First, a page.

One of the first questions I asked my OBGYN when I was pregnant was how working women accommodate the number of required doctor’s visits.
I had the flexibility and seniority in my job to decide my schedule, but for many moms, that is not the case. In a world where 70% of mothers in the U.S. that have children under 18 work full time, we still haven’t figured out how to level the playing field for working mothers.
As we’re pushing to diversify our executive teams to include women, we should also be rethinking the ways in which our company structures have been set up to accommodate men. Our hours, childcare options and networking opportunities primarily accommodate people who are either single or not required to be the primary caretaker of their child. Our HR departments and executive teams need to strongly consider how they are creating environments conducive to supporting top-tier talent that wants to have children and also thrive in their careers.
One of the key aspects of career development is networking, and networking is generally done after work and over drinks. Working moms miss out on this type of connection due to their inability to stay after work. As a mom with a crazy schedule, I often get forced to choose between advancing my career at networking opportunities or spending much-needed quality time with my child. Nine times out of 10, my child wins out. Although women have been creating online communities as a means of networking, getting face time is still vitally important to getting to know someone.
Networking provides people with the opportunity to hear fresh ideas, find new mentors, develop long-lasting relationships and hear about new opportunities. Investing in the development of your employees and their personal growth is beneficial for the overall health of your company and the mental health of your employees. To help facilitate this, for example, Mompreneur and Me has launched child-friendly networking events where moms can get the networking opportunities that they need while childcare services are offered to keep the children entertained.
So how can our HR departments and executive teams take note and support the growth of working moms? Here are three ways.
Change up the venue
Networking events do not have to be at bars or over drinks. Start thinking outside of the box about different ways that people can come together to share stories and learn from one another. Switching up the types of events that your company throws gives people with different personalities a chance to find the kind of events where they have the best chance of interacting with people.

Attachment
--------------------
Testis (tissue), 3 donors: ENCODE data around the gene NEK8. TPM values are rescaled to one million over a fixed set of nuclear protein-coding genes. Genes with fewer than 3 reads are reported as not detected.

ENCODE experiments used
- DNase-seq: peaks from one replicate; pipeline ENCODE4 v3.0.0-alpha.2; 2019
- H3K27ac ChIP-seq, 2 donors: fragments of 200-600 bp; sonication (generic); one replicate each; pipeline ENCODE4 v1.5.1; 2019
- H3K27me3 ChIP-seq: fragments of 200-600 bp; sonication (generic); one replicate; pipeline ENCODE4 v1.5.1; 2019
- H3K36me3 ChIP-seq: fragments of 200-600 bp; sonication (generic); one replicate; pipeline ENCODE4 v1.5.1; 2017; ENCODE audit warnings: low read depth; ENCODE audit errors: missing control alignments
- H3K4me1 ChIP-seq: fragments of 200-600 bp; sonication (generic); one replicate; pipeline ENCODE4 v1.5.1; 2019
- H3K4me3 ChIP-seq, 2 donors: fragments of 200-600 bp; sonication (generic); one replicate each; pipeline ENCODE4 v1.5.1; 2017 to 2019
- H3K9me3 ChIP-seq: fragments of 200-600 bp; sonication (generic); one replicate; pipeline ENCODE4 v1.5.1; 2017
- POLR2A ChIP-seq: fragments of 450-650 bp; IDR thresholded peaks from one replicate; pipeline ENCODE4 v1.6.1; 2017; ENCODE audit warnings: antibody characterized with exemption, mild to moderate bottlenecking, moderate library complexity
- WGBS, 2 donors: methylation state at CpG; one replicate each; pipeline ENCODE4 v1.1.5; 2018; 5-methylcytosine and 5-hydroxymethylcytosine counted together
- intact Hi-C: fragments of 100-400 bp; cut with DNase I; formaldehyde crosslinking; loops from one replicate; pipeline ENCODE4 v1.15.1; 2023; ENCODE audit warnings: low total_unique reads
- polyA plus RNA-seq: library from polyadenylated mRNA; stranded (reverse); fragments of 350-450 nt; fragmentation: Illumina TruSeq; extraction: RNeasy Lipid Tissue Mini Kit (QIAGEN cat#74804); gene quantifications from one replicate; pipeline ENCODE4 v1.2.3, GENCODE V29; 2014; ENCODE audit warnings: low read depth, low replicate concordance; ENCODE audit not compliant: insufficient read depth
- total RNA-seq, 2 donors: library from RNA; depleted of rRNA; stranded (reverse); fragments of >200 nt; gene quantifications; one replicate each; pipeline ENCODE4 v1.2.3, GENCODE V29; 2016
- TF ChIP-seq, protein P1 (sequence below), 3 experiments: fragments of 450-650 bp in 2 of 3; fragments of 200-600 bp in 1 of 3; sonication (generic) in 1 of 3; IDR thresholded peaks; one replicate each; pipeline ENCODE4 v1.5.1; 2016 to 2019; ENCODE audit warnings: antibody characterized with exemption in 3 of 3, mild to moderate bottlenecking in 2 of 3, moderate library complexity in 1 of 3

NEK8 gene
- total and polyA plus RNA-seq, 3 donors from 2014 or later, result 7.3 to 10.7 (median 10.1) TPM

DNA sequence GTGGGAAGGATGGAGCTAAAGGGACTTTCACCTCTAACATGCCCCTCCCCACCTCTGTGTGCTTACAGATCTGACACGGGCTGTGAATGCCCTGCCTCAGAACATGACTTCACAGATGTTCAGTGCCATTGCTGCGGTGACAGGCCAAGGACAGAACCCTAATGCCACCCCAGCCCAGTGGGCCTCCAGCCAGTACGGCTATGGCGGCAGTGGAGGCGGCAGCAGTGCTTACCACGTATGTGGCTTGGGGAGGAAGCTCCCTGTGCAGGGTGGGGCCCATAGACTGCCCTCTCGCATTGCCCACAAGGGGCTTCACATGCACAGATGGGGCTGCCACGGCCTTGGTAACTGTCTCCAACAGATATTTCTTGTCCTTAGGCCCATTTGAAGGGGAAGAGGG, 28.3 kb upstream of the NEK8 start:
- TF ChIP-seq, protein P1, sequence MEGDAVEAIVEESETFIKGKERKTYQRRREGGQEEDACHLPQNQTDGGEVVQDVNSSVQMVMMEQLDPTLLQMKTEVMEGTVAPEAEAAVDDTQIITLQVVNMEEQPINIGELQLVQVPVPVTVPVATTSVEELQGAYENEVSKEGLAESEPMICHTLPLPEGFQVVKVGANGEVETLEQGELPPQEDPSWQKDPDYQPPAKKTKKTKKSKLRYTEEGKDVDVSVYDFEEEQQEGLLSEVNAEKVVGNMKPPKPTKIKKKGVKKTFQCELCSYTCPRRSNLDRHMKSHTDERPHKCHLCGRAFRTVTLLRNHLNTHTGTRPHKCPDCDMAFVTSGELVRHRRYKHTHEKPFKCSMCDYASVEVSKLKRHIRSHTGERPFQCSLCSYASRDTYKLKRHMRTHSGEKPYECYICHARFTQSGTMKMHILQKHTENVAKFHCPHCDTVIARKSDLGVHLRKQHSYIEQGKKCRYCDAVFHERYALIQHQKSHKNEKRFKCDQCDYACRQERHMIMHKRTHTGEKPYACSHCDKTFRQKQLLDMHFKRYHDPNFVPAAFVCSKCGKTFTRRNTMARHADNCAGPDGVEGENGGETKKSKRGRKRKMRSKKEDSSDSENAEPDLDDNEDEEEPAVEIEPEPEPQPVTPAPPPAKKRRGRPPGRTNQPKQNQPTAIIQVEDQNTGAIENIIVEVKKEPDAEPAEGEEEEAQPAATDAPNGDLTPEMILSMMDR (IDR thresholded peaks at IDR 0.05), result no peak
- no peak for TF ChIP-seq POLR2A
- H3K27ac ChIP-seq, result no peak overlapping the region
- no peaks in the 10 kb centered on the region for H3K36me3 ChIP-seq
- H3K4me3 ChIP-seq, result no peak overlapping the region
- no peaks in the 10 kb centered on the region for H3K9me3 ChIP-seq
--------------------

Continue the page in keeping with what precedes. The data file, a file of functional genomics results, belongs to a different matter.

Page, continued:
Consider alternate times
Holding breakfasts or mid-day events increases the likelihood that more people can attend the event. If an event is after hours or on the weekend, consider having a few childcare providers and activities so that employees with children can still attend.
Discuss the complexities of working moms
There is still a lot of stigma in regard to being a working mom. There are people who feel working moms get special treatment. Some feel that when moms are working from home that they are not really working or simply don’t care to figure out ways that work for both parties. Providing forums for people to ask questions, bring up topics they may not have thought of and learn from one another will encourage all employees to think of new ways of working together.
The hurdles that working mothers face in their day-to-day lives, careers and growth are unique and provide a source of fellowship. Increasing their relationship opportunities allows them to grow in a similar manner to their peers. There needs to be a shift in our thought on how we view working mothers, an acknowledgment that their work is valued, their growth is encouraged and their thought leadership is essential.
Instead of improving the quality of our companies to support employees who are putting out great work, we are still creating roadblocks every step of the way. Despite the fact that working mothers have proven to be more efficient in their work, they are still paid 4% less for every child that they have. As the decision-makers in companies diversify, let’s take a step back and examine the way in which we interact with one another, support one another and enrich the culture of our companies.